She smiled as she put the screen on the counter and opened her handbag. "Dune lore? What’s dune lore?"

"Sorry," he said finally managing to smile back at her, "I don’t tell dune lore stories on company time. You have to be out in the dunes after dark for them to get the effect, y’know?" What the hell, he thought, there’s no fool like an old fool and he’d been down this road before.

She lifted an eyebrow—she could kill a man with that eyebrow. "That so?" The rest of the conversation was hazy after that eyebrow trick but the point was he had wound up offering to take her for beer and cuyhoags and a walk in the dunes that evening. Her name was Lindy which had a lovely lilting sound on his tongue.

He knew she was just looking for adventure. Well, he thought, if she was looking for adventure he wasn’t above letting her use him for that purpose. He’d misused himself for worse purposes. Read the rest....

Friday, February 03, 2012

"The Old Mermaid's Tale" and I thank you so much for your beautiful words...

In the past couple of months The Old Mermaid's Tale has gotten some incredible reviews on Amazon. I appreciate these so much!

5.0 out of 5 stars One of the most beautiful stories I have ever read. A MUST READ!February 3, 2012
Lyn Meadows (Danville, CA USA) - See all my reviews
I have read several short stories by Kathleen Valentine, and I have enjoyed all of them. This is the first full length novel of hers that I have read, though. When an author is successful as a short story writer, I always wonder whether they can sustain that level of writing in a full length book. It is with great joy that I found that Kathleen Valentine is a wonderful success at both. In fact, this book will definitely be on my top books read in 2012 list. I was discussing the book with a friend, and we both agreed that this is not your typical romance book. In fact, we both felt that it is not really a romance book at all, but is instead a captivating love story. Being one of the best love stories that I have ever read, I cannot imagine a lot of other books overcoming it.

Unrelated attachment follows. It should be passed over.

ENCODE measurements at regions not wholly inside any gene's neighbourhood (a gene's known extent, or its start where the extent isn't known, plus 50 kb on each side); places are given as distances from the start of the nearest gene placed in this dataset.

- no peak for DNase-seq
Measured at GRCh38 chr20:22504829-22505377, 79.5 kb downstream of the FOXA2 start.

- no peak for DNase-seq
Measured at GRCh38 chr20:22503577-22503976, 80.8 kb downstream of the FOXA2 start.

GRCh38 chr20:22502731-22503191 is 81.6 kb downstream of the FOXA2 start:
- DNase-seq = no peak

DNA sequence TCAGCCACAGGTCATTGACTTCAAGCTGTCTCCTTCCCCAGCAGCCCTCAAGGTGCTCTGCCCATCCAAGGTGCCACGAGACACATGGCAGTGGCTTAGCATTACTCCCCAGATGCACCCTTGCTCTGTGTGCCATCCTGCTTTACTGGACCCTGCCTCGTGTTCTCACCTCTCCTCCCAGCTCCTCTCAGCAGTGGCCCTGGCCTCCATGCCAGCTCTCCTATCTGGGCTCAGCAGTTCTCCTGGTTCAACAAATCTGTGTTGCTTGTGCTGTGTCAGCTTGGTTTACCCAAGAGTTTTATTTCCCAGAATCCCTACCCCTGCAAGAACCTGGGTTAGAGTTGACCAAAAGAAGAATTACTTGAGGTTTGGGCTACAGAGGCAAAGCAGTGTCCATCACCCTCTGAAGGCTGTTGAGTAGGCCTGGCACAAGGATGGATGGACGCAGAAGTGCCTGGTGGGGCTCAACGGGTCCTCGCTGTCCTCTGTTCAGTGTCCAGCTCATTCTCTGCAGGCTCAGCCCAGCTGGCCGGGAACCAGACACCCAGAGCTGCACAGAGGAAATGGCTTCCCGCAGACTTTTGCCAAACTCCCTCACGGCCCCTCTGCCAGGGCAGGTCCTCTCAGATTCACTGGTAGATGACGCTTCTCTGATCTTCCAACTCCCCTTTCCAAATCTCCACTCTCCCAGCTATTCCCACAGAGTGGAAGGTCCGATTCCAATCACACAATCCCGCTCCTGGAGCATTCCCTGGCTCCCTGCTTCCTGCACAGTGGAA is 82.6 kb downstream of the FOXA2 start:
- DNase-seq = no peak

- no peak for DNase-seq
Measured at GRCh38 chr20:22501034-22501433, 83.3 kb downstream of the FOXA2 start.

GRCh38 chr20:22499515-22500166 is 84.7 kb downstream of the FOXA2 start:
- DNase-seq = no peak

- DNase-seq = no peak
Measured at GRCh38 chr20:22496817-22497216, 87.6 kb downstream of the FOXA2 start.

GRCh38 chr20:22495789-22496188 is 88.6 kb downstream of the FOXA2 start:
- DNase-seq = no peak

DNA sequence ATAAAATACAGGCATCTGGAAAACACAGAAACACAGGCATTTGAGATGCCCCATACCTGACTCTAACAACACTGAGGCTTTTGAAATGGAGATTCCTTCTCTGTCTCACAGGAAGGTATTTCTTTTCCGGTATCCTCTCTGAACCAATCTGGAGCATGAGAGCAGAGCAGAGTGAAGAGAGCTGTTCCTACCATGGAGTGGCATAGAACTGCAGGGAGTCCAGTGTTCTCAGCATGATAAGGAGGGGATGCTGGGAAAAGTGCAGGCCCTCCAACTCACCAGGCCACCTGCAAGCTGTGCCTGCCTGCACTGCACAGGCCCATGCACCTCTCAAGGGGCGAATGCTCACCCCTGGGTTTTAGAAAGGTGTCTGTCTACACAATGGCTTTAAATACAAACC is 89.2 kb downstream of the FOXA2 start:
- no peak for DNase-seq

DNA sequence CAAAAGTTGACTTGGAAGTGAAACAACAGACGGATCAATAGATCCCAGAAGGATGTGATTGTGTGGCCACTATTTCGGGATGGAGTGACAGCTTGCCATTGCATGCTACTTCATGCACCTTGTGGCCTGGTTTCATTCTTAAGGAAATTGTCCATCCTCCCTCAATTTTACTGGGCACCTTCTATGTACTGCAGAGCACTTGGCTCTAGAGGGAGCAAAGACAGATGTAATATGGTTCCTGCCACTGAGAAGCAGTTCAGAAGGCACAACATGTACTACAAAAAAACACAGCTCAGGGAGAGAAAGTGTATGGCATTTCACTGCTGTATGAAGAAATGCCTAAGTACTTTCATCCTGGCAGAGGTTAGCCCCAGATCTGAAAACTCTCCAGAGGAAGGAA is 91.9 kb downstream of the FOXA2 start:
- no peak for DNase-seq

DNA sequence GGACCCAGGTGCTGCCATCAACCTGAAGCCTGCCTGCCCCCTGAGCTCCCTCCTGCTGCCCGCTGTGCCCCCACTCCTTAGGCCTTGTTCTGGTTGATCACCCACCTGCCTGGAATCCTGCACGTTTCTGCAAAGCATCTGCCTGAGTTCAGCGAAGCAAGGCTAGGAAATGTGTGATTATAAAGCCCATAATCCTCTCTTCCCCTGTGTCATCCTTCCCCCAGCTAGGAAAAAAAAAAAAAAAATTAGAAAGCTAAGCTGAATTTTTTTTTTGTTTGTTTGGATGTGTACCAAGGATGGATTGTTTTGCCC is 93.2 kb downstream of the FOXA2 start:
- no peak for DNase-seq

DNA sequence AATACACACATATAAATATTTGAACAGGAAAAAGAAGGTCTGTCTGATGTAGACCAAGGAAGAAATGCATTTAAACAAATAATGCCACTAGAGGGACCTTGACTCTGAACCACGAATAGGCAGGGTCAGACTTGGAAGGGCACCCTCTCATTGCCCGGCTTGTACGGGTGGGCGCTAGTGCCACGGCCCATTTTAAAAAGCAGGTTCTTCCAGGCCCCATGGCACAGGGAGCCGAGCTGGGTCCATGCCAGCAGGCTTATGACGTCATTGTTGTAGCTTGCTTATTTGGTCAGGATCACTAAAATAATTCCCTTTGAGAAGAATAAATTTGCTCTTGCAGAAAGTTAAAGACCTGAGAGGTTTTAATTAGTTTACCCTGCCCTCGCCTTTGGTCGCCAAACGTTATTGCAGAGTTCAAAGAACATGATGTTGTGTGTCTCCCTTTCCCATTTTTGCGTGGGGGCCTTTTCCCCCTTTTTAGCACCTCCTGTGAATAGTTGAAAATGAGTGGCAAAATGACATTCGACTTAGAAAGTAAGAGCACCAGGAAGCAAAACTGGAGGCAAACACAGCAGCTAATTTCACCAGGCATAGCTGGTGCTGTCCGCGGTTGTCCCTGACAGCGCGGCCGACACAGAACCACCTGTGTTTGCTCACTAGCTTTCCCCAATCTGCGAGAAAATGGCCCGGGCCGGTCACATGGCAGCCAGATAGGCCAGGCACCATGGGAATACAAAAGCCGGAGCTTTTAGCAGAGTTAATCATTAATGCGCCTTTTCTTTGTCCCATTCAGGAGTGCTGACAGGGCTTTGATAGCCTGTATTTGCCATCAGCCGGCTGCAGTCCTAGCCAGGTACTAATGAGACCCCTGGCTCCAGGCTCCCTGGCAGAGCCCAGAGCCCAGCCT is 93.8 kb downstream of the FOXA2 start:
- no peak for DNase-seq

The characters in this book are superbly developed. Each one has a uniqueness that draws you into their lives and sweeps you along the story line. In fact, I cannot even pick out a favorite character from the book as I loved each and every one of them. The book is set in the 1960's along Lake Erie and focuses on one city where the majority of the residents are connected to the Great Lakes maritime trade. With the combination of her wonderful characters and the beautifully written prose in the book, Ms. Valentine not only makes her love story compelling, but makes the world of these people come alive for the reader. Here are a couple of my favorite quotes:

"You can write down your dreams, make pictures of stars but that does not preserve the magic. Nothing captures those gorgeous glimmers of eternity. Yet love, like dreams and starlight, returns again and again in defiance of fears and foolishness"

"Perhaps, I think, it is our longing, and our willingness to see beauty in the most humble of places, that makes us so irresistible to God. "

I am now a steadfast fan of Ms. Valentine and look forward to reading more from her. If they are all as good as this one, I am certainly in for a treat.
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1 of 1 people found the following review helpful:
5.0 out of 5 stars engaging. emotional.January 25, 2012
This review is from: The Old Mermaid's Tale (Kindle Edition)
After reading two prior works by this author, the subject matter of the Great Lakes greatly interested me due to growing up near Lake Superior. The author engages the reader and pulls at heart strings as you come to empathize with each character. I couldnt put the book down.
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1 of 1 people found the following review helpful:
5.0 out of 5 stars BlissfulJanuary 22, 2012
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I didn't want this book to end. I loved the characters, the stories, the history, the mythology, the story. Engrossing, absorbing, enchanting and lovely.
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1 of 1 people found the following review helpful:
5.0 out of 5 stars Loved itJanuary 3, 2012
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Wonderful book I did not want to put it down, very interesting it made me want to visit the town. Great love story.